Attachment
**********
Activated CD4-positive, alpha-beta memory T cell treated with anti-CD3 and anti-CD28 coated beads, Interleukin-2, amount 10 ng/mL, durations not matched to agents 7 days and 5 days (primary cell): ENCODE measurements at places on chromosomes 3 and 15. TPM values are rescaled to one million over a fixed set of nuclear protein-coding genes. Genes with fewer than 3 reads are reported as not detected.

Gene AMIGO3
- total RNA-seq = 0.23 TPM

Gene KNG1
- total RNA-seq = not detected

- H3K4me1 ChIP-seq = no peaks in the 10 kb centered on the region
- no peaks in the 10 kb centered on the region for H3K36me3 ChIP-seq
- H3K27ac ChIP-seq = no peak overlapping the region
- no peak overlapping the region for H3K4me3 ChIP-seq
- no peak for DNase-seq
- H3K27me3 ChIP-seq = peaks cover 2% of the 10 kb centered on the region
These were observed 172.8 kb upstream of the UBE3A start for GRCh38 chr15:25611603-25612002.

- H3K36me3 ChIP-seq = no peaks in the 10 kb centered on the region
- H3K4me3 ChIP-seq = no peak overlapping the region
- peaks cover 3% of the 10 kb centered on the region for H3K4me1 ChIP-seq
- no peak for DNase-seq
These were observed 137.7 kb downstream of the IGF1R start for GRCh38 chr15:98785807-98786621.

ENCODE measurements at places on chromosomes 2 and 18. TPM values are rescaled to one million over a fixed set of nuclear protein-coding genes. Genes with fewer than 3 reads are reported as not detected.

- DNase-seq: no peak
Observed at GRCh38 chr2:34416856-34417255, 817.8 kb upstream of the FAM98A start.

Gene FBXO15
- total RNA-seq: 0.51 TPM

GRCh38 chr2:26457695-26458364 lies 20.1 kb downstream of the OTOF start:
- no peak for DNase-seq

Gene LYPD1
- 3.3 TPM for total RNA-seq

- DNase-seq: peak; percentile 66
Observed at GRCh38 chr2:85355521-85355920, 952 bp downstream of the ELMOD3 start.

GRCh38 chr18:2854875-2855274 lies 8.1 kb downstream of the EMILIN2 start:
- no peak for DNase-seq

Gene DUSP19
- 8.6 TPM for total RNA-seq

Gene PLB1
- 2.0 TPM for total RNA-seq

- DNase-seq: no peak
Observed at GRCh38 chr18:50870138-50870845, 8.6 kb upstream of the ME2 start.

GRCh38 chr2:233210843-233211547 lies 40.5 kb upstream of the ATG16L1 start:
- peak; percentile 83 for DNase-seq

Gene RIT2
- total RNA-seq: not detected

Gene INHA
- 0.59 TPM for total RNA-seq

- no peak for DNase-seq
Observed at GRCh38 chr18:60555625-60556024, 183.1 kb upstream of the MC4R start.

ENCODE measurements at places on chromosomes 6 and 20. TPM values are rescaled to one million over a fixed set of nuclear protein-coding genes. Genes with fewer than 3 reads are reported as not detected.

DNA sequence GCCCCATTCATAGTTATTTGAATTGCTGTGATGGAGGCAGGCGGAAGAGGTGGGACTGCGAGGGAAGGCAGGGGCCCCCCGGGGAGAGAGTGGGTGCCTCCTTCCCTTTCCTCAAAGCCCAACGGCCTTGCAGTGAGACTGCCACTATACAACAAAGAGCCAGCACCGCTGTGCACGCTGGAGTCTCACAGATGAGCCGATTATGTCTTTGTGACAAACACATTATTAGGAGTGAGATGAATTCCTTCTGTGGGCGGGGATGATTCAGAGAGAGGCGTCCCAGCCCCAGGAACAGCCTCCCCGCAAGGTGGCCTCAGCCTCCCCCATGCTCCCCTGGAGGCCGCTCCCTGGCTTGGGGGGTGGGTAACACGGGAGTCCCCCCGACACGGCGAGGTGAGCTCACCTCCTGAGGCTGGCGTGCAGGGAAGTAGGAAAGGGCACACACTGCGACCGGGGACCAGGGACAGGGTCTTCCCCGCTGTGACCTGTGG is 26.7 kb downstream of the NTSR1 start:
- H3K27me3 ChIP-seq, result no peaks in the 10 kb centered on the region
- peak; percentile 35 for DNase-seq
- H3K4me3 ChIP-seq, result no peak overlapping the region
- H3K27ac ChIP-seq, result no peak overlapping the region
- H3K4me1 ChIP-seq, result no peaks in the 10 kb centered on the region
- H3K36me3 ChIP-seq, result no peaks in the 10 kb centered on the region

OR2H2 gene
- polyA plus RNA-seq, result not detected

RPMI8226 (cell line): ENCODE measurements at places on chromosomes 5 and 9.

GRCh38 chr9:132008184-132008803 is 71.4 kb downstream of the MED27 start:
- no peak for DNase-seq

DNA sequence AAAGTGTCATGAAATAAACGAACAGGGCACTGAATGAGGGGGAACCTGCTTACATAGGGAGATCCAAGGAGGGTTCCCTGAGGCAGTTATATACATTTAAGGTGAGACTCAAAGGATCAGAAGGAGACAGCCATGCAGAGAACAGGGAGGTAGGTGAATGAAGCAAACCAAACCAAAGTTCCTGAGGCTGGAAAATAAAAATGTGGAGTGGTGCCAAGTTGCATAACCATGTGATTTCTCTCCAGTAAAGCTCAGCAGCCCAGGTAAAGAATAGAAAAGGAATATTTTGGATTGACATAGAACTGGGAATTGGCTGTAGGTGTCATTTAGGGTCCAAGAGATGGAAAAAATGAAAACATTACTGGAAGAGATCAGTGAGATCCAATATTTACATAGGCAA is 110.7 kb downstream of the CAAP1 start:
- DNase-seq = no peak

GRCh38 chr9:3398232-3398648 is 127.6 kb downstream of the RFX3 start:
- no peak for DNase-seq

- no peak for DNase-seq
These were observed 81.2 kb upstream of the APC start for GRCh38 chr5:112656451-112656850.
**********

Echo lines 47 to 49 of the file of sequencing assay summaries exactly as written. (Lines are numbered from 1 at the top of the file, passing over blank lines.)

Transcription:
- H3K27me3 ChIP-seq, result no peaks in the 10 kb centered on the region
- peak; percentile 35 for DNase-seq
- H3K4me3 ChIP-seq, result no peak overlapping the region